The two spaced pulses of high peak value and attenuating characteristic, separated by a low level signal may be identified by the reference numeral 204, and denominated a pulse ensemble.
The pulse ensemble 204 is applied to a multiplier 205 via an adjustable delay line 206 and directly via a lead 207. The resultant output of the multiplier 205 is then detected in a detector 208, and applied to the video amp ifier of the radar receiver. Accordingly the system of Figure 2, as does the system of Figure 1, represents a pulse compressor.
Due to the use of a multiplying device 205 together with an integrator, represented in the case of Figure 2 by the detector 208, the advantages ofauto-correlation technique are present in the compressor of Figure 2, so that the system not only provides improved signal-toclutter ratio, but also improved signal-to-noise ratio for the overall system.
In the systems of Figures 1 and 2, the elements of the systems are conventional except for the shock excited amplifier-resonant circuit combination. Accordingly, two embodiments of shock excited devices suitable for use in the compressors of Figures 1 and 2 are represented in Figures 3 and 4 of the accompanying drawings.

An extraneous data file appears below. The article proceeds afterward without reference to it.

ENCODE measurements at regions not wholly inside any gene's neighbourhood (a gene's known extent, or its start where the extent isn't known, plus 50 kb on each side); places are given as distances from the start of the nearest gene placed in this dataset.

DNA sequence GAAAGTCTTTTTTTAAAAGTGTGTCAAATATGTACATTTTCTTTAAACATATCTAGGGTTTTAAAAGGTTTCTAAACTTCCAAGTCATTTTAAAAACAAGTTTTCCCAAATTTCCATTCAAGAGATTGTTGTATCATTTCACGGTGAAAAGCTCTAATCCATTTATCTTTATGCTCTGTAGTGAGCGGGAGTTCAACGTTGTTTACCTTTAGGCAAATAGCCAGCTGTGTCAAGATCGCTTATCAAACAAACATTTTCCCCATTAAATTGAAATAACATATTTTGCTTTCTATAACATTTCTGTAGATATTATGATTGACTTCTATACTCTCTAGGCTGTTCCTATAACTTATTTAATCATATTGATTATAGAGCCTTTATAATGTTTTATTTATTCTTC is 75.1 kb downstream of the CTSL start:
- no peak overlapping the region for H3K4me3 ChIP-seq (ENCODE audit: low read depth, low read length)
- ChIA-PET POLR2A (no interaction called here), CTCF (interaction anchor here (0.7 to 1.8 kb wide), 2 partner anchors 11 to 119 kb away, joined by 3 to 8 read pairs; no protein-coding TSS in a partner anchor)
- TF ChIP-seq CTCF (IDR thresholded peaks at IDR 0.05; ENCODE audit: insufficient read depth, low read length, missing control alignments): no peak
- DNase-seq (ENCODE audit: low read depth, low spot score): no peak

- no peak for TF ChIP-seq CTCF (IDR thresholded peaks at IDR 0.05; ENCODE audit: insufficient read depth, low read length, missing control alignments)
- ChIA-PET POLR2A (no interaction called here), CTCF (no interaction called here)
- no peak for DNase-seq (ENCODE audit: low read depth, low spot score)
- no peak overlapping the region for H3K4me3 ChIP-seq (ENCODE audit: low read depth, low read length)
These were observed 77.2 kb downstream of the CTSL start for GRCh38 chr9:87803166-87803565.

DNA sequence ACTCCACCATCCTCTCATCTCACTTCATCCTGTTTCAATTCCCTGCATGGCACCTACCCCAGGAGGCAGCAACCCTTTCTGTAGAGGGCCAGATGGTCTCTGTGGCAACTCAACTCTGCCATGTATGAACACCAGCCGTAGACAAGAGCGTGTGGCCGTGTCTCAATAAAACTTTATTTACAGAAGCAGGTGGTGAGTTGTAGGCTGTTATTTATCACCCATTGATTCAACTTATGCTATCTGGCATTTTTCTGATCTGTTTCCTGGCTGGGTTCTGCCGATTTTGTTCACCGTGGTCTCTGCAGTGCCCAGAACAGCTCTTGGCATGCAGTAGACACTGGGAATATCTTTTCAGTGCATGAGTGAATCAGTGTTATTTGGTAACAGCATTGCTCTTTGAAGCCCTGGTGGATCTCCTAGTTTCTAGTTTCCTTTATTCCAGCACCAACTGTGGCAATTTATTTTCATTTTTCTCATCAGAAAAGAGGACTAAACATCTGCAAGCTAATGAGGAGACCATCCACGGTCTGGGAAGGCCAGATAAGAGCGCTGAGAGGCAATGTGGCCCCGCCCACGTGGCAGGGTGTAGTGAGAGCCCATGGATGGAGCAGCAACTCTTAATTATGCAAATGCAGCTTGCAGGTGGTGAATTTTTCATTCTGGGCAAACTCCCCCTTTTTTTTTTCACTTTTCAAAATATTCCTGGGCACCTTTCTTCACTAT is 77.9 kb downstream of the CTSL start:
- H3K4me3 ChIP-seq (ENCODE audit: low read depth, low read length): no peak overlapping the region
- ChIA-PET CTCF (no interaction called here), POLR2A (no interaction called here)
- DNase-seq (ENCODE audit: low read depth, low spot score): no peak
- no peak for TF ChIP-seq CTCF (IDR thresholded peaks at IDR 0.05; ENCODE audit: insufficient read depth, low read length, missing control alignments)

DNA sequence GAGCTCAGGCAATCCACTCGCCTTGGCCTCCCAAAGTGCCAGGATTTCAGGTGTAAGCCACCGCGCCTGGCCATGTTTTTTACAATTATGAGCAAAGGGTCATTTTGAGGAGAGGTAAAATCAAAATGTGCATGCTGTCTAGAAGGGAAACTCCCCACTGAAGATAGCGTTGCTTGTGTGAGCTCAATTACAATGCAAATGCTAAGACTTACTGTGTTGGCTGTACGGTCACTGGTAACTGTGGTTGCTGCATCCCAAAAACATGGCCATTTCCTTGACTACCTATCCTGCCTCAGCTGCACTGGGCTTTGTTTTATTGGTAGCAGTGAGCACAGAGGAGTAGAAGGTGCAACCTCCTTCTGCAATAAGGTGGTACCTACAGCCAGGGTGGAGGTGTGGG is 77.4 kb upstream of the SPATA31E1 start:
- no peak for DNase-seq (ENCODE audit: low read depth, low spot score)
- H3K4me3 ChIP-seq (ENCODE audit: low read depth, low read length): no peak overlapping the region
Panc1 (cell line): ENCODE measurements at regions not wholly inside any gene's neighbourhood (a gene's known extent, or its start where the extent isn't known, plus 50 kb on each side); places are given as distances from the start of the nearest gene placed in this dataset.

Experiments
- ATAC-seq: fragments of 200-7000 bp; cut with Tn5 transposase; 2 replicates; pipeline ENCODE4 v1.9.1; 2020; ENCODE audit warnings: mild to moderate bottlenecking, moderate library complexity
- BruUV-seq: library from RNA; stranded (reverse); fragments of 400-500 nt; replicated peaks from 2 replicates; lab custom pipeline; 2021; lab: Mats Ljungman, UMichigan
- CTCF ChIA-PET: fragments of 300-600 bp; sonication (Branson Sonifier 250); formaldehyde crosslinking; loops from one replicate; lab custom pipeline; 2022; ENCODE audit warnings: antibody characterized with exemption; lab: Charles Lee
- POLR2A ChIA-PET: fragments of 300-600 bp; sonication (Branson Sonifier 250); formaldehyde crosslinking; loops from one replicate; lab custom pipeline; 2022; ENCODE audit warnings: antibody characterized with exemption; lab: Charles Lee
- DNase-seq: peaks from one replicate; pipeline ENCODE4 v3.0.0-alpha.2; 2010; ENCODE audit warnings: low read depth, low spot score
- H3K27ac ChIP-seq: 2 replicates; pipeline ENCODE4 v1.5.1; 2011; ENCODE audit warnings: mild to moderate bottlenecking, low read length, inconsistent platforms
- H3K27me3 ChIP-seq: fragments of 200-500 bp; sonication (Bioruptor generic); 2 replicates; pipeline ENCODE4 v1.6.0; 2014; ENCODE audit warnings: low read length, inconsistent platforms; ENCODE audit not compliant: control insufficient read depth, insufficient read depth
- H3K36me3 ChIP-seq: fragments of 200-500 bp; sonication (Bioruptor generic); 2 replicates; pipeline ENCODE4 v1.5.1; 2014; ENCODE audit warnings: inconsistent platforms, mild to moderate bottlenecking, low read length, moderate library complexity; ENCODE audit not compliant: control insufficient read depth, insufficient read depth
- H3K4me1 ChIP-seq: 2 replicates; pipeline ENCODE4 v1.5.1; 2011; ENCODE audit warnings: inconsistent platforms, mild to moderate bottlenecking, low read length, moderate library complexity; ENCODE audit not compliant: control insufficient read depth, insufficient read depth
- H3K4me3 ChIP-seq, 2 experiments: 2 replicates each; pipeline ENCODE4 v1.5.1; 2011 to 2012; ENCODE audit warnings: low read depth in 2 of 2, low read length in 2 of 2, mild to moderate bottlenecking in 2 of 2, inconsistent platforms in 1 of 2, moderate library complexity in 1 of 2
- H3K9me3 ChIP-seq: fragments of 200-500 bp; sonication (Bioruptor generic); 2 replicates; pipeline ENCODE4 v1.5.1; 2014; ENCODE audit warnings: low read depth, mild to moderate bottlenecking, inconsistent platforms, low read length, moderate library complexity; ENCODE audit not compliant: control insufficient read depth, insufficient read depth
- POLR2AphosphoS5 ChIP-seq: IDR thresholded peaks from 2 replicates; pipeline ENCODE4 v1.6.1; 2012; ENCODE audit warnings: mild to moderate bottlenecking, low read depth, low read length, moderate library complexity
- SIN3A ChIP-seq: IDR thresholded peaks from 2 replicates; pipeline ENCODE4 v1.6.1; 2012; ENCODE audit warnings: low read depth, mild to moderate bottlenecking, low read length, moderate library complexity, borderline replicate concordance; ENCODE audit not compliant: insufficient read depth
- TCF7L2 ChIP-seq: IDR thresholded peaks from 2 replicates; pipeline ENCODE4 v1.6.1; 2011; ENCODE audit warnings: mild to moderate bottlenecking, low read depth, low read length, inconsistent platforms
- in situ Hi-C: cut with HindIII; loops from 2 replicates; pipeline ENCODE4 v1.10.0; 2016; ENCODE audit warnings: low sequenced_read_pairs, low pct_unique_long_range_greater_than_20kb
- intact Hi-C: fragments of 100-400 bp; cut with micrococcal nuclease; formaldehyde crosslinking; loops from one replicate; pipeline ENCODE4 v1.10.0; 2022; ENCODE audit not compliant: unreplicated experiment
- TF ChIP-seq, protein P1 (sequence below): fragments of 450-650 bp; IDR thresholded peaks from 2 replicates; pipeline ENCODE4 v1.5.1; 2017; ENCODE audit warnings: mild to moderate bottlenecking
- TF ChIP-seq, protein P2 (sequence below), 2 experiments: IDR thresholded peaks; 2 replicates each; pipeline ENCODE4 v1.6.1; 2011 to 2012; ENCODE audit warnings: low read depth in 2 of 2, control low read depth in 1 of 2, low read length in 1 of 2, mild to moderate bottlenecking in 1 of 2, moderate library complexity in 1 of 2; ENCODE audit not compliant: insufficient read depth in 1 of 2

Referring now more specifically to Figure 3 of the accompanying drawings, the reference numeral 300 represents a vacuum tube amplifier having a plate 301, a control electrode 302, and a cathode 303. It will be realized that while I have illustrated a vacuum tube 300 having a single grid, that multigrid tubes may be employed, or that in the alternative transistors may be employed if desired. Connected in the cathode lead of the triode 301 is a resistor 4, by-passed by a capacity 305 having an extremely low impedance to the carrier frequency of the signals applied to the input of the amplifier. Accordingly, the cathode 303 is at ground potential for radio frequencies, but by applying a relatively slowly varying D.C. to the cathode. there may be developed a voltage across the resistance 304, suitable for varying the internal resistance, R of the tube 301. The internal resistance of the tube 301 is varied in response to a sawtooth voltage 306,. Itfollows that. the iute tlal. resistan e. p; f, the